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Old 05-05-2010, 23:01   #16
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Can't it just be a term of endearment and appreaciation?

Better than "If moma ain't happy, ain't nobody happy".

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Old 06-05-2010, 00:07   #17
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Boracay said about "Admiral" - "6. any of several often brightly colored butterflies"

Hmmm... sounds like some of the more decorative types of women, usually found standing on chairs screaming at spiders. Not cruising material I would have thought - certainly doesn't describe my wife although it does sound more like my eldest daughter.

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Old 06-05-2010, 01:59   #18
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We don't much like Admiral, as it often seems condescending, but really really dislike she who must be obeyed, often abbreviated to SWMBO - as it encapsulates so much misogyny and snobbery without even the possible overtones of respect and goal-sharing that 'admiral' might be expected to denote.

We do use 'captain' for official reasons and also because one of us (Sarah) is more confident and experienced than the other (Pip). But Pip, who sometimes calls herself First Mate, is in charge of all the mechanics and electrics and is waaay more competent at all that stuff. She's also skipper of the dinghy.

We have found that we do have divided responsibilities which cater to strengths and interests, but that sometimes these confuse other cruisers as they aren't divided on the typical lines which often accompany a gender split.
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Old 06-05-2010, 02:30   #19
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I think those titles probably come from the need for some (American) men to wear captains hats. They go to the store to buy one but realise they will get called a twit by their wife so they buy one for them too knowing the woman will never wear it.

Those type of titles are pretty forign to Aussies who have a deep egalitarian streak. The first time I was called "Captain" was overseas and this guy looking at me said 'Captain'.... I turned around and looked behind me to see who he was talking to.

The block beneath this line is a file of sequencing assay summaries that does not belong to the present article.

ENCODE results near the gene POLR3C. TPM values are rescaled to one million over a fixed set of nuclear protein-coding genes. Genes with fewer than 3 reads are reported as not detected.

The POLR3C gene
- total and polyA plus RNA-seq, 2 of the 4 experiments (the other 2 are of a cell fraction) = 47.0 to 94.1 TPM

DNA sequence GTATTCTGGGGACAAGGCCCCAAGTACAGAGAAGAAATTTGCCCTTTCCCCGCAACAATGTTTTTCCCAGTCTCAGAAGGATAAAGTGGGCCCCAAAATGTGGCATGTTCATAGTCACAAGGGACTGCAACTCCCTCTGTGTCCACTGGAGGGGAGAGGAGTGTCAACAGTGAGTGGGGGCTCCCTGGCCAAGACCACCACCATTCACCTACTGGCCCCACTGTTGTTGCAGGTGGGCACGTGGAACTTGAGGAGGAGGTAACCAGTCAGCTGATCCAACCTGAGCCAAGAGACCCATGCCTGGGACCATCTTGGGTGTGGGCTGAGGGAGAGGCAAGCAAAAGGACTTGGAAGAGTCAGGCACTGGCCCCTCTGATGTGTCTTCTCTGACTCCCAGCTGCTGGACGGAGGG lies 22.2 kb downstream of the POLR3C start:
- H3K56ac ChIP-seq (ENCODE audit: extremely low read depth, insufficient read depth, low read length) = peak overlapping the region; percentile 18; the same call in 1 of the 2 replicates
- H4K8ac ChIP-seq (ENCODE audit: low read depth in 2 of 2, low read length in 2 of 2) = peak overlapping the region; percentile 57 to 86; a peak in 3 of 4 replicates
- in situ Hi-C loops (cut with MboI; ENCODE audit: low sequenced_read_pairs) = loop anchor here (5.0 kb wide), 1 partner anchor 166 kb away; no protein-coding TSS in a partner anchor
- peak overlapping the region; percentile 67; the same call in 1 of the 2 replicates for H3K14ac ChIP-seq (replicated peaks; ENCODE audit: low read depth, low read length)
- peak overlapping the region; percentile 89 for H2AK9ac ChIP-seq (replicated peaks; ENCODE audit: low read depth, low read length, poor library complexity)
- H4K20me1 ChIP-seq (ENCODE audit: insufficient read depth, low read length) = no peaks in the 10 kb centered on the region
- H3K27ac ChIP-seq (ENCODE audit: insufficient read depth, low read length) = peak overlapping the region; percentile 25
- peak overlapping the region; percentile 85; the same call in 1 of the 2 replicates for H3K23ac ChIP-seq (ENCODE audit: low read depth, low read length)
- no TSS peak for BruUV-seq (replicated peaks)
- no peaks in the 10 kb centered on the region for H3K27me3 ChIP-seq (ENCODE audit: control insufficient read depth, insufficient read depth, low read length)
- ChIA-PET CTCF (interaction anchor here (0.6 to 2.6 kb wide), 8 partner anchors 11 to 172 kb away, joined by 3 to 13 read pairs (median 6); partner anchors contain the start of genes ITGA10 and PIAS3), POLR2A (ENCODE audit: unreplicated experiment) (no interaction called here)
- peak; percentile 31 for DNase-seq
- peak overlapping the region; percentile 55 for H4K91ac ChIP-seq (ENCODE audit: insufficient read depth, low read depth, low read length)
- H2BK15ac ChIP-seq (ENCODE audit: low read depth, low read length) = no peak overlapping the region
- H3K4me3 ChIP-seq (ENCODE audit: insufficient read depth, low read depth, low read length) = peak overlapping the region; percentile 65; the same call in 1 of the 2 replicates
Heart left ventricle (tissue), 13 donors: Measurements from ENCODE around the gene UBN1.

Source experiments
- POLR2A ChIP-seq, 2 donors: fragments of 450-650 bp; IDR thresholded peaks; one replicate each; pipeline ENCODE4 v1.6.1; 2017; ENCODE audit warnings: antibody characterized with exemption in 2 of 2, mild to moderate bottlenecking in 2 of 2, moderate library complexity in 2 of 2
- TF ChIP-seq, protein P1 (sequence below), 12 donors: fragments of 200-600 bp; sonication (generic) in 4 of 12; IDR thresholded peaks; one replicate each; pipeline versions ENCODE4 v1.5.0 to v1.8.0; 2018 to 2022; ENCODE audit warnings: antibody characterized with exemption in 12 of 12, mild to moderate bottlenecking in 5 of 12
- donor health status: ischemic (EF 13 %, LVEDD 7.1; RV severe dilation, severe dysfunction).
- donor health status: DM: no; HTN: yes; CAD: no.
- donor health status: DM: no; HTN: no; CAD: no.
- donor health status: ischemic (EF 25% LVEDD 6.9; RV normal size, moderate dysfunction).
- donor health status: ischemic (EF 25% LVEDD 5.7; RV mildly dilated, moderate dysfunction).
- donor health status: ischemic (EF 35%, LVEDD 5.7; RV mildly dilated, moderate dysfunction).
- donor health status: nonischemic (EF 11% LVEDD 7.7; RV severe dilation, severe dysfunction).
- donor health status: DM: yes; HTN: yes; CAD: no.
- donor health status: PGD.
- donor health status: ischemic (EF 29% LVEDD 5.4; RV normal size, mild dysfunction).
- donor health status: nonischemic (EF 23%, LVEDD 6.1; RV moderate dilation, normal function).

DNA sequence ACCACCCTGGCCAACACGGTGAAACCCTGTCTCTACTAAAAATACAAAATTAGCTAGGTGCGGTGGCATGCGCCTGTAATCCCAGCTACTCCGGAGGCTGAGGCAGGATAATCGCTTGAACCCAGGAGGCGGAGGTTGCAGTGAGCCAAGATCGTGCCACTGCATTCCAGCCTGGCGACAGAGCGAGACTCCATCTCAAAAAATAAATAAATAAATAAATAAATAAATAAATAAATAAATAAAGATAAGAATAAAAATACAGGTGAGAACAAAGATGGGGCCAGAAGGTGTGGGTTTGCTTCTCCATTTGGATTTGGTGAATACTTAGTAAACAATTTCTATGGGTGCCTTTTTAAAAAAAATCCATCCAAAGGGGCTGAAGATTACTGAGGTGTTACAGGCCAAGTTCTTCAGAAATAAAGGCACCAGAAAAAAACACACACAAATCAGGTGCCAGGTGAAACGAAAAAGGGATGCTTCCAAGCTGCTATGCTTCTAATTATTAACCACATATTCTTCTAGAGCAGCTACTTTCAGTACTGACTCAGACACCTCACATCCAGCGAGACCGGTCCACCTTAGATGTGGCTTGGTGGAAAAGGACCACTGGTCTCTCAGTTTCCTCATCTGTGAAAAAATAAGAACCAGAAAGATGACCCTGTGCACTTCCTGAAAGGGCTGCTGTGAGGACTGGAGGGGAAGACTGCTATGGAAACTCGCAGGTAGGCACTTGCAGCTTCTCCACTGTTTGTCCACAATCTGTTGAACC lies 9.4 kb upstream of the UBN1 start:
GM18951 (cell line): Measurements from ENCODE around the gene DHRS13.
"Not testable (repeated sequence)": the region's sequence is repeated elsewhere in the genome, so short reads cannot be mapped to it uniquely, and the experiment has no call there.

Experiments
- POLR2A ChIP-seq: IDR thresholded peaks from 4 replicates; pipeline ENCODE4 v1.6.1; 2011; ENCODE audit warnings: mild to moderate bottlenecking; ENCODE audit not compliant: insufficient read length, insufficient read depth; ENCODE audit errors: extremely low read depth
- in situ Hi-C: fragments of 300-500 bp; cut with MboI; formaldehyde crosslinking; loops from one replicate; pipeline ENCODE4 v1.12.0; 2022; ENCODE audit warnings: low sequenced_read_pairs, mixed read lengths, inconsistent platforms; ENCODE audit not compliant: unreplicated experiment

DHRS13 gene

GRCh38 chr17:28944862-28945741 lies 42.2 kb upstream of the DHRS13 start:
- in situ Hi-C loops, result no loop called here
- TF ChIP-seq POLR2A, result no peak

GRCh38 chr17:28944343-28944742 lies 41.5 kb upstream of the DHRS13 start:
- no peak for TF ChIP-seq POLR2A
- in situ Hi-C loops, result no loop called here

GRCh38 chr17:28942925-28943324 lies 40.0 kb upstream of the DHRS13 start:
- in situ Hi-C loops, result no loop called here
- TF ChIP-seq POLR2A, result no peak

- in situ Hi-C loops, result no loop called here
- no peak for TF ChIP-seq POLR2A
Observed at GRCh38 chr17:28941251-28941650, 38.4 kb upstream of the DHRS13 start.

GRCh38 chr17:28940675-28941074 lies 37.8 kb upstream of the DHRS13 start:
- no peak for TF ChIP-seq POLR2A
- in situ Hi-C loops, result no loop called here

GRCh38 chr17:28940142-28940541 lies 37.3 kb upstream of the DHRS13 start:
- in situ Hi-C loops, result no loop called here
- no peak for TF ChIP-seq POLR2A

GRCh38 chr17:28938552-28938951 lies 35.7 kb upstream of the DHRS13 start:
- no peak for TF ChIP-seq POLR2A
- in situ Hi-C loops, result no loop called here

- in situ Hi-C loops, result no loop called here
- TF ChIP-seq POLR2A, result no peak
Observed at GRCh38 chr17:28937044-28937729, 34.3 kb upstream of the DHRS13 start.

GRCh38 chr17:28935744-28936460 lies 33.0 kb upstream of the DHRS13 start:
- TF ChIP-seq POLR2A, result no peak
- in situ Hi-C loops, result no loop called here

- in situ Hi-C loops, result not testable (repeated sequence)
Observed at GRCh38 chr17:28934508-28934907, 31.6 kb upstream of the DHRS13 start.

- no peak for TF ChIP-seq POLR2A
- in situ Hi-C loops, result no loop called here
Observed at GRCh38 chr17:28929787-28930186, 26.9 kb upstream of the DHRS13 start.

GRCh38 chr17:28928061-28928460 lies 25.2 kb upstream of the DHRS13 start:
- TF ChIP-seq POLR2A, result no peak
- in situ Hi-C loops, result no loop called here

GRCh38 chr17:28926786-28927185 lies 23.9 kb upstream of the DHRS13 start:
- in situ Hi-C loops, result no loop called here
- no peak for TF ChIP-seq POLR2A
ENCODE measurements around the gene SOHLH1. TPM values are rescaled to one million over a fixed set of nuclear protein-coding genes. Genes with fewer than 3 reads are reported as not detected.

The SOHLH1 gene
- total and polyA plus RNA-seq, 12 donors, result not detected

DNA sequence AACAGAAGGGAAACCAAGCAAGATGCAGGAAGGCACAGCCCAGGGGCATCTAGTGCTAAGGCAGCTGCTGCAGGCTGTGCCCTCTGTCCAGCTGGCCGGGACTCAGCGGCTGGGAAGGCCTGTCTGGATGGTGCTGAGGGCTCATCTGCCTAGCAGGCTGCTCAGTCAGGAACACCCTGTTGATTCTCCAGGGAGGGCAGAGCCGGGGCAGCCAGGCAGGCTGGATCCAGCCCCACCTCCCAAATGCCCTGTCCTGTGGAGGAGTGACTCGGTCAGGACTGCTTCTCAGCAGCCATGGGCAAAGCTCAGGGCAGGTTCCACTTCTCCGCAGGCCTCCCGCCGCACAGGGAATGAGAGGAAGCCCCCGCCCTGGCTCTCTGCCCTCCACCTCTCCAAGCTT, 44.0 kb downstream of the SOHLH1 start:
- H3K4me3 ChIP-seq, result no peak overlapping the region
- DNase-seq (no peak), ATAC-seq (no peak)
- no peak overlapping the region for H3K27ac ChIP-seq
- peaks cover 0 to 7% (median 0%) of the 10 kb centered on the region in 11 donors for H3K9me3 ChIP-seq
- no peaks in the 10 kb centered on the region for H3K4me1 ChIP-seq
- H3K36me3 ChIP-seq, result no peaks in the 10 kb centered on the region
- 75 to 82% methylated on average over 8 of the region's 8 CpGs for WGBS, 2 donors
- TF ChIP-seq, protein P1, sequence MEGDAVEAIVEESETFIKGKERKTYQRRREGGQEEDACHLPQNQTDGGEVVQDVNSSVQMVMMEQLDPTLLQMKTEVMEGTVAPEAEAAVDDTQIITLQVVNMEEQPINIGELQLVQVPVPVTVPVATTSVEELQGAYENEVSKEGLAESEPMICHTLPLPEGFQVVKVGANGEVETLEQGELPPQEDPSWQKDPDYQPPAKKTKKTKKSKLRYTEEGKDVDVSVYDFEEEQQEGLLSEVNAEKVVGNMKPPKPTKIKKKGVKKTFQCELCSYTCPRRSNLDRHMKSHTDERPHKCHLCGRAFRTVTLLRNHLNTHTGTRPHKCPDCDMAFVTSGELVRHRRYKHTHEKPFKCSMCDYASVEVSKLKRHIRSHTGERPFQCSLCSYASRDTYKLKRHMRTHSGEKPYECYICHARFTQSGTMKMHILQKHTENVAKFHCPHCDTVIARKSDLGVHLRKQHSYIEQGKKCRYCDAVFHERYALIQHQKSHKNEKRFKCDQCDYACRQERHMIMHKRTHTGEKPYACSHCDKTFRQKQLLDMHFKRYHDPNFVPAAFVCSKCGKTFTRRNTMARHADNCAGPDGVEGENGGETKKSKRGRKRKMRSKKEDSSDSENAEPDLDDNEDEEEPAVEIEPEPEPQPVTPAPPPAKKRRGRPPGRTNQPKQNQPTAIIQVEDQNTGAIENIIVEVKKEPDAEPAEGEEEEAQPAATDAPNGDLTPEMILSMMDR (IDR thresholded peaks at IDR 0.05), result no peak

To bestow tottles even in jest is pretty forign to us.

My wench is equal. Neither of us have titles. We listen just for our names
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Old 06-05-2010, 02:48   #20
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it's like anything, the relationship between the capitain and the admiral just depends on the boat and on each other, it can be a good or bad relationship
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Old 06-05-2010, 04:03   #21
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We use names or terms of endearment, can't say we use captain or admiral.

We each have jobs we generally take upon ourselves as "my job" but we tend to switch off enough that we can and do both jobs. (IE I usually park the boat but sometimes she does, she usually prepares the food and I do the dishes but that gets flipped also,,,) we do try to mix up boat chores.

When a final (running the boat) decision is to be made I make it. Such as the engine just quit when entering a marina or the anchorage is becoming untenable, we're moving.

Congrats to the OP on the Praetorian, one of my favorites, great boats.
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Old 06-05-2010, 04:07   #22
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The term 'Admiral' is not commomly used in Britain and expecting to be called Captain on a recreational vessel is to invite derision. I'm not at all fond of calling a partner 'The Admiral' because to me it has undertones of excluding that person from the day to day running of the boat.
That said, if it works for both parties then I'm not going to fret about it. But, before my husband passed away, if he'd called me the Admiral, he'd have been sleeping on the couch for a week.